Note: Data in these sections were collected in early-mid 2014, and may no longer be accurate at this time.
Maps and Related Resources
- Defense One describes the Syrian War in numbers, four years after the war started.
- Think Progress provides an informative graphic illustrating the tangled web of domestic, international, state, and non-state actors involved in Syria's conflict.
- “The one map that shows why Syria is so complicated” from Columbia University’s Gulf/2000 Project shows the different ethnic and linguistic groups of the Levant, the region of the Middle East comprising Syria, Lebanon, Jordan, and Israel.
- The Gulf/2000 Project also provides this map that demonstrates what Syria might look like if borders were drawn according to ethnic/sectarian lines.
- Integrity Research and Consultancy presents an optimistic map of 26 trucesreached in 2013 and 2014.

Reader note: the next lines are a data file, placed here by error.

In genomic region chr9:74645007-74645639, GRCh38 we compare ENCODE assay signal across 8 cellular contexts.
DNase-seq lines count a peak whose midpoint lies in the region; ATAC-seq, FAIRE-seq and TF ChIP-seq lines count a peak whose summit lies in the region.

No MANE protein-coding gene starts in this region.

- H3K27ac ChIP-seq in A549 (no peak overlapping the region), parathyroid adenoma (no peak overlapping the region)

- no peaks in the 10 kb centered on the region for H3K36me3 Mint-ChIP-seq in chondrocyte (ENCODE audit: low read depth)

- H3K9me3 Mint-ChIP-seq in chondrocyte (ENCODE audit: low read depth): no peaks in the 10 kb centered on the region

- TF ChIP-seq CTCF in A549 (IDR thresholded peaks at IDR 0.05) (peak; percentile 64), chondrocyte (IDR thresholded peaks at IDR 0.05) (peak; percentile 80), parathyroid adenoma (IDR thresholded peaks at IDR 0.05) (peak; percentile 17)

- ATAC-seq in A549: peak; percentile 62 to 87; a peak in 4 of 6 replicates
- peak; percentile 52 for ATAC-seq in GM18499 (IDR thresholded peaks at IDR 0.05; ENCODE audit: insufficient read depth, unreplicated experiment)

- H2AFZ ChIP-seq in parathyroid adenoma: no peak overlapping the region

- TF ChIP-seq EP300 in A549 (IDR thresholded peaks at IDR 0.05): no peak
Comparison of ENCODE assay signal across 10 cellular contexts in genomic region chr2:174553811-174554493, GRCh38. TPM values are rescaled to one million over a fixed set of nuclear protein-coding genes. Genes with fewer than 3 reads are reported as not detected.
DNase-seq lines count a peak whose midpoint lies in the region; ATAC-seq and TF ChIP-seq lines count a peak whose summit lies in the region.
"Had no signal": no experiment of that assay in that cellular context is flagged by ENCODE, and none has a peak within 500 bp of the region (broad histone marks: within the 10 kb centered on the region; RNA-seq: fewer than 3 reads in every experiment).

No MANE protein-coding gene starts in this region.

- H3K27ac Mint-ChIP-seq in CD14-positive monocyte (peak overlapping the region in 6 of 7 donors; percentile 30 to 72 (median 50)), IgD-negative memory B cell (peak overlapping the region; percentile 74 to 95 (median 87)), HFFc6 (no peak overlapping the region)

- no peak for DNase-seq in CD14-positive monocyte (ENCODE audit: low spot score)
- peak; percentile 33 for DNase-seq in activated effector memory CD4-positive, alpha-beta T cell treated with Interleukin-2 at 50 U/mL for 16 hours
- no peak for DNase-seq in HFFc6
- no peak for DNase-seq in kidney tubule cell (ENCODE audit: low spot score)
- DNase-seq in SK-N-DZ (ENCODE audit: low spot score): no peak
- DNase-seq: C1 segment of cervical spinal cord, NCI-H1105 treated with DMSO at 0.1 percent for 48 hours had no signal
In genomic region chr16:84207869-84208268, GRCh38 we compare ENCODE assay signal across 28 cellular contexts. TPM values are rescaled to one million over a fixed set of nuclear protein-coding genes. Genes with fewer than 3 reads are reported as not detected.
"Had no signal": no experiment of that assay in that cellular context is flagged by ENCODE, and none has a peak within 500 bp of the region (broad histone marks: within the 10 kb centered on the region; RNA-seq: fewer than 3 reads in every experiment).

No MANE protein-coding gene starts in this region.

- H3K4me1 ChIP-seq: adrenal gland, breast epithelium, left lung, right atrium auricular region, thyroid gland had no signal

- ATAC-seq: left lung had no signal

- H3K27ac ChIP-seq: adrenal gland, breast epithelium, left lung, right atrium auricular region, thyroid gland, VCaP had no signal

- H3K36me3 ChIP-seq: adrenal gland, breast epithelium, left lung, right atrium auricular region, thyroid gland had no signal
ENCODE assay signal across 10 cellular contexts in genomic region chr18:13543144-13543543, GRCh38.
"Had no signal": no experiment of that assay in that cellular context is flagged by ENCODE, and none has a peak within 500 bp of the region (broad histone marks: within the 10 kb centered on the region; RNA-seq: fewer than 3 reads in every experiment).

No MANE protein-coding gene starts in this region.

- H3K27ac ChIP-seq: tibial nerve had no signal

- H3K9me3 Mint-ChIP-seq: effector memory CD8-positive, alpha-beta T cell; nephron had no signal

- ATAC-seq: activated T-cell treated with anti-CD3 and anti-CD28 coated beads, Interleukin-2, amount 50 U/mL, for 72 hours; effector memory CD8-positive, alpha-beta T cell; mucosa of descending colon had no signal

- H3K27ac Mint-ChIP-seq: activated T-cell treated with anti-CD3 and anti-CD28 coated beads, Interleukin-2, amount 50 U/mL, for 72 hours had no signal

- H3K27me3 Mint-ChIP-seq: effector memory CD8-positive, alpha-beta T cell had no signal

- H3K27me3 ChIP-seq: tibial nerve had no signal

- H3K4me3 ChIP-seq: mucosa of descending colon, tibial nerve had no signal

- This Atlantic article provides a view from space of the civil war, illustrating a literal plunge into darkness.
- The BBC periodically updates its map illustrating which areas have experienced the most fighting and which groups have control over various regions in Syria as of early 2014.
- The Sydney Morning Herald provides six maps that explain the situation in Syria and Iraq.
- The First Mile Geo project uses interactive maps and charts to highlight the unstable political, humanitarian, and security situation in Aleppo.
- NPR illustrates the spread of ISIS rom January 2013 through June 2014 in thistime-series map.